At Studio Resonate, I spend my days working as a bit of an audio alchemist, blending sound science with sound art to help brands and agencies make sound decisions. And while the bulk of my work focuses on the use of audio in advertising, sonic branding and experiential activations, I also explore ways we can engage in “sonic interventions” by identifying problems in our lives, our businesses and our communities where the use of sound might offer innovative solutions.
Consider this sonic intervention: the power of “sonic tonics” to improve our mental health and well-being. There’s a growing body of robust empirical research demonstrating the therapeutic role that music and sound can play in a variety of contexts, including the context of our mental health and well-being.
Here are few practical tips, drawn from research, and offered to you as a “sound prescription” to improve mental health and wellness.
While we might need a bit of a kick to get us out of bed in the morning, alarms can trigger a fight or flight response in our brains, increasing our heart rate, elevating our blood pressure and contributing to sleep inertia. Instead of a jolting alarm, try waking up to your favorite music instead. It can help you get your day started on the right foot—particularly if you can dance to it.
When we’re feeling sad, conventional wisdom might suggest that we listen to a happy tune to lift our spirits. However, we might do better choosing music that matches our mood, rather than trying to change it. It seems counterintuitive, but studies have shown that listening to sad music when we’re feeling down can actually induce pleasant emotions, akin to a friend who provides support and empathy after a loss.
There may be a physiological benefit that comes with listening to melancholy music, too, linked to prolactin, a hormone associated with crying that helps to curb grief. While some researchers believe sad music can trick the brain into engaging in a compensatory response by releasing prolactin, others suggest that we may find sad music pleasurable because we find it aesthetically beautiful.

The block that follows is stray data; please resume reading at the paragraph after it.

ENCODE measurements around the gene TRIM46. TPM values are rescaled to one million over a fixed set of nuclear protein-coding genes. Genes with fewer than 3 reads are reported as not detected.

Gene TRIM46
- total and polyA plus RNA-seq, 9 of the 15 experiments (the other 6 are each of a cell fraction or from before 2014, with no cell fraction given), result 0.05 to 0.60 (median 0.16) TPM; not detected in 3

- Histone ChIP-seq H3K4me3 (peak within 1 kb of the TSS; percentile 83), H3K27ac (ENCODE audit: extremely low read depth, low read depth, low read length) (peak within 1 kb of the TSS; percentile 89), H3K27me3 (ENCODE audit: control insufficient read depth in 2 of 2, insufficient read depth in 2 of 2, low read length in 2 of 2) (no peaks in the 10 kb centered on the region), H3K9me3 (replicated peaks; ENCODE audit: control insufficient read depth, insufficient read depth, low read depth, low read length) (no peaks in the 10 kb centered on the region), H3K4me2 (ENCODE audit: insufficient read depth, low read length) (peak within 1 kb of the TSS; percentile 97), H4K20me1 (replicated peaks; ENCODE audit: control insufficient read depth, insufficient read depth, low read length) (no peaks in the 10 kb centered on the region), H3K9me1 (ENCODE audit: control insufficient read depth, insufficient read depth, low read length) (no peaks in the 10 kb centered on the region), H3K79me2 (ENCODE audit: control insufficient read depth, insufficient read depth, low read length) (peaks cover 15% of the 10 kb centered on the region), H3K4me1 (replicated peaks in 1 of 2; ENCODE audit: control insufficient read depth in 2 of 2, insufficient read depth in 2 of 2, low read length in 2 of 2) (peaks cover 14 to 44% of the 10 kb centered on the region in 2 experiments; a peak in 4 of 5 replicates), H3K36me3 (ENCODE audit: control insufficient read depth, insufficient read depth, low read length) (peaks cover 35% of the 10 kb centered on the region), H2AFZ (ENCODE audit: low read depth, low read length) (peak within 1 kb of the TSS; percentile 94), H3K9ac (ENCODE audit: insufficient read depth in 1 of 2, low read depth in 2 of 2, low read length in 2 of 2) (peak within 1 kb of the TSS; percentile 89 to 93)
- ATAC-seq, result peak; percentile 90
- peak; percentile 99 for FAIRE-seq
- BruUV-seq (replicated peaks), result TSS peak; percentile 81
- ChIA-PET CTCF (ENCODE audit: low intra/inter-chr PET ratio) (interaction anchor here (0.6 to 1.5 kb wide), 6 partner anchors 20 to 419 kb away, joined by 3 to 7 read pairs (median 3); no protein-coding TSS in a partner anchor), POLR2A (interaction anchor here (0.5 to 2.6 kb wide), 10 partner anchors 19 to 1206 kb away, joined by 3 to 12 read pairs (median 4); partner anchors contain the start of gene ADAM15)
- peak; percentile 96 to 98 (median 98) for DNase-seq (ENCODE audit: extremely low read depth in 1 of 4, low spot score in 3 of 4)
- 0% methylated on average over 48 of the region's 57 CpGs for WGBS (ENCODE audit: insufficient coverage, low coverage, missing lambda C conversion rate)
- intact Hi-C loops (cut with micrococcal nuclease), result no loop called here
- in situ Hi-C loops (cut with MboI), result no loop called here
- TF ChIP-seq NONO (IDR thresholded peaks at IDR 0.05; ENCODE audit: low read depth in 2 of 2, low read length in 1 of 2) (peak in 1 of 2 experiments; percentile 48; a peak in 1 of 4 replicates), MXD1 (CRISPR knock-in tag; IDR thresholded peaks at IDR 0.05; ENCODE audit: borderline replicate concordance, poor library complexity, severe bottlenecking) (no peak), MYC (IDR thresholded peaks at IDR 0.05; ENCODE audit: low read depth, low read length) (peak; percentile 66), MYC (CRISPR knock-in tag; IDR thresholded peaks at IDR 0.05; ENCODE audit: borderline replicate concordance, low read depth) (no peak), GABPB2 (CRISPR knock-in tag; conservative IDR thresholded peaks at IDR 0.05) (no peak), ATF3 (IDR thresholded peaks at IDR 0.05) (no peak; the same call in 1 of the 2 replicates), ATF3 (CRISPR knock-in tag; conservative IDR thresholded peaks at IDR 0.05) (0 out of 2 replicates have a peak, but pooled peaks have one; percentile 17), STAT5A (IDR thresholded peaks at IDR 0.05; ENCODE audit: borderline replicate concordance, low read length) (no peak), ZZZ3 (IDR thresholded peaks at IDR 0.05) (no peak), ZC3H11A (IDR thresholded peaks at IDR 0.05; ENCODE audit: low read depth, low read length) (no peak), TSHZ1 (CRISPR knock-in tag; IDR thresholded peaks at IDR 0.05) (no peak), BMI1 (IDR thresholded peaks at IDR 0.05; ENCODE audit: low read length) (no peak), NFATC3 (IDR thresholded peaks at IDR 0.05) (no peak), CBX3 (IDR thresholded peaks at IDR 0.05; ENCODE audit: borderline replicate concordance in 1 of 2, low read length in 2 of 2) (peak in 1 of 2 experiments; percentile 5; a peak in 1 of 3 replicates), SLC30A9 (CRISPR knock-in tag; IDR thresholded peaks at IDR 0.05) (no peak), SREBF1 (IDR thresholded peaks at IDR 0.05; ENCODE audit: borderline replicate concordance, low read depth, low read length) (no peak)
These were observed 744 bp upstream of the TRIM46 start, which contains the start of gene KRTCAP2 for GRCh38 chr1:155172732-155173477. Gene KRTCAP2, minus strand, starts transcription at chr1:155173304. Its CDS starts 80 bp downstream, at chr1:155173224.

Lack of sleep can increase our risk for obesity, heart disease and infections, as well as exacerbate depression, anxiety and other mental disorders. Getting a good night’s sleep can reduce stress, help us think more clearly and improve our reflexes. Though studies suggest that listening to relaxing, classical music can lead to improved sleep quality, new research reveals that listening to catchy, repetitive music before going to bed may produce adverse side effects, triggering involuntary musical imagery that decreases the quality of sleep and increases daytime dysfunction. Instead of music at bedtime, try listening to soothing sounds of nature or white noise. These sounds can carry us to dreamland with an added benefit: masking other noises in the environment that might keep us from drifting off or interrupt a good night’s rest.
You are what you eat, the saying goes, and there’s research to suggest that our diet not only affects our physical health, but our mental health, too. One of the most surprising insights I’ve gained in exploring the relationship between sound and taste is that there’s also a relationship between sound and diet.
We’ve learned a lot by studying the effects of music, sound and noise in restaurant settings. In loud, noisy restaurants, people eat more food. Conversely, in low-lit restaurants that play soft music, food consumption tends to decrease—by up to 18% in one study. We think that in more relaxed, low-noise environments, we consume food more slowly, and are more aware of when we begin to feel full. Try to avoid noisy environments when eating, and if you’re dining at home, try putting on some relaxing tunes. Or try eating while wearing ear plugs, which might put you more in touch with the sounds of your own eating, a sonic hack that’s been shown to significantly decrease caloric intake.
Listening to music can bring us closer together, literally. Prior to the pandemic, Sonos, Apple and neuroscientist Daniel Levitin conducted an experiment in 30 homes, collecting data from Apple watches, iBeacons and nest cams. When music was playing, the average distance between household members decreased by 12%. They were 33% more likely to cook together, 15% more likely to laugh together and 18% more likely to utter the words, “I love you.” We also know that singing together and moving in time with the music increases pro-social behavior.
Covid-19 gave us an opportunity to examine the role music played in coping during lock downs and social distancing. Now, we’re just beginning to analyze data collected over the past year. Early results suggest that music has helped us relax, elevated our mood, kept us company, drawn us together, sustained a sense of community and improved our satisfaction with life.
I hope that some of these suggestions will help you harness the power of sound in new ways. While all these sonic tonics are drawn from research, it’s important to recognize that they are no substitute for counseling or therapy from a trained professional. If you’re feeling overwhelmed, or having a hard time coping, remember: You’re not alone.